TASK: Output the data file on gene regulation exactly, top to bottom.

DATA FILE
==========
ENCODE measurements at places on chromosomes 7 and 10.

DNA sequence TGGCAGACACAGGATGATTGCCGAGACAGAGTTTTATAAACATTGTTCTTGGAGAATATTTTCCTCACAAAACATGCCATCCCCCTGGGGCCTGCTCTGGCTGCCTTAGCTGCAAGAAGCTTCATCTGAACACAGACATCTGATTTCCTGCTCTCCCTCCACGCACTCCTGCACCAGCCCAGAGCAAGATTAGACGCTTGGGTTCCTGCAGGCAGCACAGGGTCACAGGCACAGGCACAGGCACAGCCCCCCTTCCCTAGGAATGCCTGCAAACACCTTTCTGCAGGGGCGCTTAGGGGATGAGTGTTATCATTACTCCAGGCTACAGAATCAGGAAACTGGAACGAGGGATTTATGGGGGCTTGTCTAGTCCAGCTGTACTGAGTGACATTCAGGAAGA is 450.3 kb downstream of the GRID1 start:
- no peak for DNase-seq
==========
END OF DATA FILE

ENCODE measurements at places on chromosomes 7 and 10.

DNA sequence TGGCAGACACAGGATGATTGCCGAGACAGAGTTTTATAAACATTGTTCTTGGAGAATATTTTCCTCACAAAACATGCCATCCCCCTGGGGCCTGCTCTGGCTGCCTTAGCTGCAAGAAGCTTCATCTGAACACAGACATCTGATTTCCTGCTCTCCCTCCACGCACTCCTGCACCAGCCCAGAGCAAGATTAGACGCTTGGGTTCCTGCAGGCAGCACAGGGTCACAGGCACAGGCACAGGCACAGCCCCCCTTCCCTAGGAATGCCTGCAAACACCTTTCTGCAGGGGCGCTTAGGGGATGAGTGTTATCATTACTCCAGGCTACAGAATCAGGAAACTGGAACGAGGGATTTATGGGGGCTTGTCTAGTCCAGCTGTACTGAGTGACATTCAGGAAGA is 450.3 kb downstream of the GRID1 start:
- no peak for DNase-seq